>Centralized, Distributed, & Hybrid IT Management and Enterprise Architecture

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In User-centric EA, users IT needs are met (timely and with quality solutions), while governance ensure that those needs are aligned with mission and prioritized with others across the organization. To achieve these goals, how should IT management best be organized in the enterprise—centrally or distributed?

The debate over a centralized or distributed management model is an age-old battle. A popular theory states that organizations vacillate in roughly three year cycles between a strong centralization philosophy and a strong decentralization philosophy. The result is a management paradigm that shifts from standardization to autonomy, from corporate efficiency to local effectiveness and from pressure on costs and resources to accommodation of specific local needs, and then shifts back again. The centralized system is perceived to be too slow to react to problems in the field or to issues within a particular company department or division, and the decentralized operation is perceived as fragmented and inconsistent.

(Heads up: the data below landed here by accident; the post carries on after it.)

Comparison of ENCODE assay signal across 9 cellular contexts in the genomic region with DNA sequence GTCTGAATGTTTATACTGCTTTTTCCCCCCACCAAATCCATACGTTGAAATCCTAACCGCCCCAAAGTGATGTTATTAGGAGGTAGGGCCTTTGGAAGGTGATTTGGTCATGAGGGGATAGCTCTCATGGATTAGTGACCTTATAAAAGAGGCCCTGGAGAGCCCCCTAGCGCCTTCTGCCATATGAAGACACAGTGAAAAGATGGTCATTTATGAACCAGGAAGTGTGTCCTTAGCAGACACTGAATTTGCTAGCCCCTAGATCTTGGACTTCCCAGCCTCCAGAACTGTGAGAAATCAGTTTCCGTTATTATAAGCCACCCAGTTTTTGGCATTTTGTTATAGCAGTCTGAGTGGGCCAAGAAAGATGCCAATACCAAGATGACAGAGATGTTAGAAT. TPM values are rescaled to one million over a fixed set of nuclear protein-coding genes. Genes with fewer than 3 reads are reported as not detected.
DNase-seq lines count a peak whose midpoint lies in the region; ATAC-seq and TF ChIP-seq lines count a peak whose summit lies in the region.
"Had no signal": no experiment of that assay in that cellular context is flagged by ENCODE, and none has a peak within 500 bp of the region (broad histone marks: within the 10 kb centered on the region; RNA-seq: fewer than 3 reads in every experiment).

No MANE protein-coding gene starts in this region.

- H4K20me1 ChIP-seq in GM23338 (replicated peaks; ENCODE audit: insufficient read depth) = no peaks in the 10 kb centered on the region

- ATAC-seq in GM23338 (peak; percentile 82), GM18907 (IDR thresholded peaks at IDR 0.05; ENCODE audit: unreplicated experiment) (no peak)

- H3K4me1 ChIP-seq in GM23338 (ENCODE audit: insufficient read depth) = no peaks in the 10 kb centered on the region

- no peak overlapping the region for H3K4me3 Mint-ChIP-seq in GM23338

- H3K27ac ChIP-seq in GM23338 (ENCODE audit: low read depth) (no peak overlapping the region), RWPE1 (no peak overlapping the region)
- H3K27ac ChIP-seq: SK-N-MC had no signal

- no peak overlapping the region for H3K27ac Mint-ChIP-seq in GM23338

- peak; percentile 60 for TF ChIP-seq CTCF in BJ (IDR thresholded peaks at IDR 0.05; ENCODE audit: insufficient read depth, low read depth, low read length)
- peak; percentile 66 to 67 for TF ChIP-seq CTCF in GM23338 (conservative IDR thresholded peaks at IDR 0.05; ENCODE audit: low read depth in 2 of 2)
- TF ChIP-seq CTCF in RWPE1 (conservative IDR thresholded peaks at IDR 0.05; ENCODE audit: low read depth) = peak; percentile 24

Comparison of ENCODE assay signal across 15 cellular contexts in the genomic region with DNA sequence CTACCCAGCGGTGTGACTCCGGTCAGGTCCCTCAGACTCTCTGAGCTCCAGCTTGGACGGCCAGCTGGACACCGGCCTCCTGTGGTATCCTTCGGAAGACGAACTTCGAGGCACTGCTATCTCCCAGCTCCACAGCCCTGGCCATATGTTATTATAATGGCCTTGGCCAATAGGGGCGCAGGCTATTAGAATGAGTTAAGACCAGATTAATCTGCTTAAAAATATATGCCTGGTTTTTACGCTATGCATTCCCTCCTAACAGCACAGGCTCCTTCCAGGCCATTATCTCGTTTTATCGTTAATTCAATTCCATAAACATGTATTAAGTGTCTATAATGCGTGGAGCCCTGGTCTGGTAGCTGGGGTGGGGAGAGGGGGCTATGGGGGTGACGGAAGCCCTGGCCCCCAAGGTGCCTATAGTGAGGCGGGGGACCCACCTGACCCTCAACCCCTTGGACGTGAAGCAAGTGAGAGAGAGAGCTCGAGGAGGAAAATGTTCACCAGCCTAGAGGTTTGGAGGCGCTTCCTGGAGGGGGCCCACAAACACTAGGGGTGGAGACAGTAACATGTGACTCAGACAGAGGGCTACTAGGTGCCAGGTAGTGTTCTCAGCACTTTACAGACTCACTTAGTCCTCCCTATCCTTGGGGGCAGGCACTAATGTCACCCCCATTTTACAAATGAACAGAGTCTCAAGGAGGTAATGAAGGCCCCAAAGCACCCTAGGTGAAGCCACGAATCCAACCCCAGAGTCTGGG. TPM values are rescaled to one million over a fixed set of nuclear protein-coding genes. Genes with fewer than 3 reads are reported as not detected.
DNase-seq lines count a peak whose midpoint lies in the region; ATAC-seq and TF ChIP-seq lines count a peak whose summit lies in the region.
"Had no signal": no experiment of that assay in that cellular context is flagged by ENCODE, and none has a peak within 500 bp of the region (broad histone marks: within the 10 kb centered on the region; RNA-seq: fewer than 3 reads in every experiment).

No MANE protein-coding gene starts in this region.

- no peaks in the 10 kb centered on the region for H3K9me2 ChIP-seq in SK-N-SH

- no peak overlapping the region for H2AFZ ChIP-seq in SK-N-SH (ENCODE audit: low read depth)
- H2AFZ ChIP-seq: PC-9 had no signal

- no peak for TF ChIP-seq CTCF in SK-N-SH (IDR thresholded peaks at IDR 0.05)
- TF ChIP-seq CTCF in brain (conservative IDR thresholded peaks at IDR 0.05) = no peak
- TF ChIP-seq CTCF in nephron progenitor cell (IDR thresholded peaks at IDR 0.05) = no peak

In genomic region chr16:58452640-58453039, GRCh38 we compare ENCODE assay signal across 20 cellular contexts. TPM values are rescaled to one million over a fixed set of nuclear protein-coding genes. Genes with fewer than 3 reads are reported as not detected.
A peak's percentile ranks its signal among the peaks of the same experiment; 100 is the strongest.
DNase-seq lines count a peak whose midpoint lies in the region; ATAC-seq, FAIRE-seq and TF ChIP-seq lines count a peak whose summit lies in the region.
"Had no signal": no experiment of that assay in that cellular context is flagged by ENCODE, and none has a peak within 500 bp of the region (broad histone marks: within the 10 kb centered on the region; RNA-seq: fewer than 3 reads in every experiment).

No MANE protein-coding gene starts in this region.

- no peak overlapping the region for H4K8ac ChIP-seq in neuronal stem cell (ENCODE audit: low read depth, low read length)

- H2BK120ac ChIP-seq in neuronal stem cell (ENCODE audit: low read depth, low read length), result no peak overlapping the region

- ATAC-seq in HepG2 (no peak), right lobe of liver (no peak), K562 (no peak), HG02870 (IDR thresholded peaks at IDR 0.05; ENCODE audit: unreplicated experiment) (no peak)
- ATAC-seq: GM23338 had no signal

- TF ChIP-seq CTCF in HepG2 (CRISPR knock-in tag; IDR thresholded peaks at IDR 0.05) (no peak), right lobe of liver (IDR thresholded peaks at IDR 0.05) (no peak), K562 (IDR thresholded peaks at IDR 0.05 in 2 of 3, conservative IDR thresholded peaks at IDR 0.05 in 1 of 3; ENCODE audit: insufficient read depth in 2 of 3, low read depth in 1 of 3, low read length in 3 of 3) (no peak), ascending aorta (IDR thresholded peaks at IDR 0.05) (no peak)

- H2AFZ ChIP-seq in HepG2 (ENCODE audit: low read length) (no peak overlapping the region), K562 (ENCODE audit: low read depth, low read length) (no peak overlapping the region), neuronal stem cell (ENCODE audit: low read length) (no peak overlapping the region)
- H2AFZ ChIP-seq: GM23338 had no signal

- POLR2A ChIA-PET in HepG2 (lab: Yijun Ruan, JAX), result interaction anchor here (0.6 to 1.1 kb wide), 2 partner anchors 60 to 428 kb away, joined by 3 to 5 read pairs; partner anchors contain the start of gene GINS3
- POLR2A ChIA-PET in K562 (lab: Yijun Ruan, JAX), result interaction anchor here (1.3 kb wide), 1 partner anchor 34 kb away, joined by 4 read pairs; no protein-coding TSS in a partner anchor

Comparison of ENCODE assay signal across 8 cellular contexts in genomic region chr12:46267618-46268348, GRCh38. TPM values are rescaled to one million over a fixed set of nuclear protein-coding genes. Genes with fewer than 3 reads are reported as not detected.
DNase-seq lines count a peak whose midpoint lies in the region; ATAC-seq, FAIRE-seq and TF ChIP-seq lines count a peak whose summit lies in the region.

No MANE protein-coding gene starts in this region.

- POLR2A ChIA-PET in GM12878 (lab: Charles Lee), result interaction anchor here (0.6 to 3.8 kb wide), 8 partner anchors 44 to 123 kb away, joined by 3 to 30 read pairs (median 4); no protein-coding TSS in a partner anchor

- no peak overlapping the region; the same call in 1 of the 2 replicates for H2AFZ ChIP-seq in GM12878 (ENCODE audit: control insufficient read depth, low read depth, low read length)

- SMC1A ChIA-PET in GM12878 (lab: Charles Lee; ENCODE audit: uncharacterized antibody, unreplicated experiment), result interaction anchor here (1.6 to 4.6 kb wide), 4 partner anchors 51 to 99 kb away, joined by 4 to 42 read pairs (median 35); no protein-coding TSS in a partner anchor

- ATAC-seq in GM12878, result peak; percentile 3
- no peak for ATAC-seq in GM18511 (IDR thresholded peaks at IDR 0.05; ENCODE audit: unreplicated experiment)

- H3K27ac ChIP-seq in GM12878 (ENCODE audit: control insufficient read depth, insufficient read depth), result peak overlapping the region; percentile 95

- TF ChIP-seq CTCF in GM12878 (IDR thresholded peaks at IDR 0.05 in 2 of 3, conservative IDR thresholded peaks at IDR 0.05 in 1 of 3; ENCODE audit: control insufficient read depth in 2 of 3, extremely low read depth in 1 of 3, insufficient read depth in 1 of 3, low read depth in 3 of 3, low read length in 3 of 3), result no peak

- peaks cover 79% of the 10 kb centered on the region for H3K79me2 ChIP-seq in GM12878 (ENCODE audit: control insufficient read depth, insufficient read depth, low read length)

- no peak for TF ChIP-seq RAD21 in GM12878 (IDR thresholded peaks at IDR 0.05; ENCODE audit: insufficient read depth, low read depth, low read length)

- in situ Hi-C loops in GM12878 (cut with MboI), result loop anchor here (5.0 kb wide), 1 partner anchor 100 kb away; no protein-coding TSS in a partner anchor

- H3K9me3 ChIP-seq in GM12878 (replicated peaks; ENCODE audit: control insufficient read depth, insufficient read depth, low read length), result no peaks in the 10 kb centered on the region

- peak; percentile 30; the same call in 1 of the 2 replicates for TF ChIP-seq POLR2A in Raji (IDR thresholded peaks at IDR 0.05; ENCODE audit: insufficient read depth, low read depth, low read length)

To address the pros and cons of each model, there is a hybrid model for IT management, which incorporates centralized IT governance and solutions along with distributed IT planning for the line of business and niche execution.

In the hybrid model for IT governance, an IT Investment Review Board (IRB) centrally directs, guides, and authorizes IT investments through enterprise architecture, IT policy and planning, and a CIO governed-consolidated IT budget. At the same time, IT requirements come from the lines of business, and the lines of business develop their own segment (business) architectures. In some cases, the lines of business actually plan and execute niche IT projects for their areas, while the systems development life cycle for enterprise IT systems and customer support are handled centrally.

The hybrid model for IT management is a very workable and balanced solution that demonstrates true business acumen in that it recognizes the strengths and weaknesses of both approaches (centralized and distributed management), and capitalizes on the strengths of each in coming up with a best solution for the organization.

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